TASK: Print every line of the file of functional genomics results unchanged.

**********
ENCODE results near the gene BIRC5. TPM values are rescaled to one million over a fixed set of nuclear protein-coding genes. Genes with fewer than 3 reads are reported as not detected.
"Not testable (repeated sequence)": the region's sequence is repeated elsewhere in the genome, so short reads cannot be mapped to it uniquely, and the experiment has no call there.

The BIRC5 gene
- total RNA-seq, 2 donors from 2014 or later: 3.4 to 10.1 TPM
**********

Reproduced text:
ENCODE results near the gene BIRC5. TPM values are rescaled to one million over a fixed set of nuclear protein-coding genes. Genes with fewer than 3 reads are reported as not detected.
"Not testable (repeated sequence)": the region's sequence is repeated elsewhere in the genome, so short reads cannot be mapped to it uniquely, and the experiment has no call there.

The BIRC5 gene
- total RNA-seq, 2 donors from 2014 or later: 3.4 to 10.1 TPM